Raising chickens can be a wonderful experience for many reasons. However, when disease strikes, your dream of raising a productive and healthy flock can turn into a nightmare. Due to this, it’s important to know what the deadliest diseases are, and how to treat them.
Thankfully, that’s where we can help. We’ll check out the five deadliest chicken diseases and give you all the info you need. Let’s get started!
Overview of Chicken Diseases
Your chickens can get sick due to a variety of viral, bacterial, and parasitic pathogens. But unlike other pets, such as cats and dogs, chickens are categorized as food animals. Due to this, only a very limited number of treatments are available as there are strict rules for using antibiotics for poultry.
Due to this, treating your flock for deadly chicken diseases can be quite a challenge. So, the goal is to prevent such issues from reaching your chickens in the first place. To do this, you will need to follow a few basic preventative measures before and after you get your new flock.
But what are the deadly chicken diseases you should look out for? Are there any vaccinations available and how are these transmitted? Here we will discuss the most deadly chicken diseases around and all the essential facts you need to know.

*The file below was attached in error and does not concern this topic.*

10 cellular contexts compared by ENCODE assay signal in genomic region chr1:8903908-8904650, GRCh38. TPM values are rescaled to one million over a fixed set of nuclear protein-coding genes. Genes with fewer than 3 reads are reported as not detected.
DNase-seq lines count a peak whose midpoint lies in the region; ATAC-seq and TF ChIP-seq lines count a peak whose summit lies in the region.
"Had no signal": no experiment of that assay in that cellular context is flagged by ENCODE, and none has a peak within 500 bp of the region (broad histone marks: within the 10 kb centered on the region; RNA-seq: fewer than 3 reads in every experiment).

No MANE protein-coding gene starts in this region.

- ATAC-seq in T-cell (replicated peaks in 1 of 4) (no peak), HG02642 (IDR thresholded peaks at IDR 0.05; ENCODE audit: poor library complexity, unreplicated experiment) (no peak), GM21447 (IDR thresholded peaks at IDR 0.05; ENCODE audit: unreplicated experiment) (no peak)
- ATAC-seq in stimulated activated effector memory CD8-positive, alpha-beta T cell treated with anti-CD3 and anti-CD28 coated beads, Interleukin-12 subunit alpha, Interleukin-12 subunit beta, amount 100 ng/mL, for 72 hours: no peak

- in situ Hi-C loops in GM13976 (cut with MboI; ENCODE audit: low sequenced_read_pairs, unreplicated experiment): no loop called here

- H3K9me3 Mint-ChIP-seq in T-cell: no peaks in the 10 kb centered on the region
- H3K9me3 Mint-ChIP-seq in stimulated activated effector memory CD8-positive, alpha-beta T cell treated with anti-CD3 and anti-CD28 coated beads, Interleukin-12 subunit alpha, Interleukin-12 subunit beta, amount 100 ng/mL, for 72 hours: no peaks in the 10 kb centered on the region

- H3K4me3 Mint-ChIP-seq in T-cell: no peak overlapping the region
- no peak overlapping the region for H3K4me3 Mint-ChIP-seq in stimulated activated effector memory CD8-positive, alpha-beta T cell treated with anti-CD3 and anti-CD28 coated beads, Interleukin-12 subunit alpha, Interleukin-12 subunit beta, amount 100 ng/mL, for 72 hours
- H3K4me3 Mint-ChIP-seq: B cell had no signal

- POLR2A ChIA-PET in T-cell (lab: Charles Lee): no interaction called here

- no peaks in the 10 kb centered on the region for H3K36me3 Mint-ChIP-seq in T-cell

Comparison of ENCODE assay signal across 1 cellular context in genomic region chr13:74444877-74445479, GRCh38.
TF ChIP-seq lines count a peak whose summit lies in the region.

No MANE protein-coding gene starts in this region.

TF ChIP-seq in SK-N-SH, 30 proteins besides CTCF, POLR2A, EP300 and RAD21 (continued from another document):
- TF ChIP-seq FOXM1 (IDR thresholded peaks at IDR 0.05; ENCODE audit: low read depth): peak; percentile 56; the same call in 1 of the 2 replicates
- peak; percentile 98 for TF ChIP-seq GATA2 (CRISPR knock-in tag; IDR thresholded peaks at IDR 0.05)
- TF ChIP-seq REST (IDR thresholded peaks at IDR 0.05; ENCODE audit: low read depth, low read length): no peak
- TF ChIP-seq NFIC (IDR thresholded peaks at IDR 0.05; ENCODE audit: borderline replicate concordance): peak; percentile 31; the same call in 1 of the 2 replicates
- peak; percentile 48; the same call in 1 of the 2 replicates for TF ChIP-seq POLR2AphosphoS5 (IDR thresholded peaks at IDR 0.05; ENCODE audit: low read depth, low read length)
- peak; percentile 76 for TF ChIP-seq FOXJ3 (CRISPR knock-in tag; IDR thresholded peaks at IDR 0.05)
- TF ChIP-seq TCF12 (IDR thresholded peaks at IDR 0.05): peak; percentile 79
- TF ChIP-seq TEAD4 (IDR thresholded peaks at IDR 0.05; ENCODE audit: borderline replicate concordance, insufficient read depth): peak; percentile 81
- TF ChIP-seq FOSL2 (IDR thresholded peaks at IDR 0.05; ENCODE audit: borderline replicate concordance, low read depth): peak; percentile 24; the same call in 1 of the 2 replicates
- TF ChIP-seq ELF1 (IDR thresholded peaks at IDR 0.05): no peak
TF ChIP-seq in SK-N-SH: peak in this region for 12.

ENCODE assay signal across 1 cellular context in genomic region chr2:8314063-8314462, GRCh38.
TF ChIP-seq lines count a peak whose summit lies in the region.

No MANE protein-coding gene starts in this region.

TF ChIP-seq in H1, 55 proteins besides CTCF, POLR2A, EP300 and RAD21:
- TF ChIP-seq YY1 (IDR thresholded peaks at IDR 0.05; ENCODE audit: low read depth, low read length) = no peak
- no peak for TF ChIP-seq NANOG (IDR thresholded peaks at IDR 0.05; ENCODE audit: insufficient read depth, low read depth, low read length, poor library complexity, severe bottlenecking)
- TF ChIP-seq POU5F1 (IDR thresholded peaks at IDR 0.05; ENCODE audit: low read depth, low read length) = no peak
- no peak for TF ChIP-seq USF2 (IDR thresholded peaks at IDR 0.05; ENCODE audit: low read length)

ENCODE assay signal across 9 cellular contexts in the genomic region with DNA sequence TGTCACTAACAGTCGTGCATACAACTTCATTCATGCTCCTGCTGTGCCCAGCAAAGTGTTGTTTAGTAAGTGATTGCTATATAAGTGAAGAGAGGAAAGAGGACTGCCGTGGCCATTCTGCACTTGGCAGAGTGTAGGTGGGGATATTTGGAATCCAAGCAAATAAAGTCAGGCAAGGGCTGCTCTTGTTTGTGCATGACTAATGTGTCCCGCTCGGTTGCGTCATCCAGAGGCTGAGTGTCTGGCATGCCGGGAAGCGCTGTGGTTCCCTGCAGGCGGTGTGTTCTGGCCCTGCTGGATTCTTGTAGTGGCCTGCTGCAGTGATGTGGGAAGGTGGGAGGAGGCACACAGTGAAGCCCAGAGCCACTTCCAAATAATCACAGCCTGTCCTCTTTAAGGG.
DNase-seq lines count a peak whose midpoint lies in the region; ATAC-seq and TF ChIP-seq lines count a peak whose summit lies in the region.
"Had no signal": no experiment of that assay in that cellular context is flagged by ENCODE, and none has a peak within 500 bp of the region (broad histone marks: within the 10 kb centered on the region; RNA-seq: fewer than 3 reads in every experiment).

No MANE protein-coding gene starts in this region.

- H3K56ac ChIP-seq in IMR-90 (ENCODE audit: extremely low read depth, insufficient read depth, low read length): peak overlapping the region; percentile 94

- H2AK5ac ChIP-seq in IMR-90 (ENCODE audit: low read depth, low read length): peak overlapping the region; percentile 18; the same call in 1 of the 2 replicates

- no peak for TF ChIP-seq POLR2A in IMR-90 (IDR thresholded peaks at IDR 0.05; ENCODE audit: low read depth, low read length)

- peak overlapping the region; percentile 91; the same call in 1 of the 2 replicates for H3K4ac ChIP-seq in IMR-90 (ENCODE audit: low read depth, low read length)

5 Most Deadly Chicken Diseases
1. Marek’s Disease
- Vaccination Available?: Yes
- Best Treatment: CVI988/Rispens
- Mortality Rate: 80%
- Transmitted By: Feathers & Dander
This disease is also called MD or fowl paralysis and is a disease common in chickens. It’s caused by the herpes virus, and it affects both pets and commercial chickens.
Marek’s may result in great production loss or worse, death. The disease leads to changes in a lot of the chicken’s nerves which can cause tumors in their main internal organs.
This disease is highly contagious as it affects your flock, mainly targeting the nervous system, causing several serious symptoms. These include tumors, paralysis, and immuno-suppression.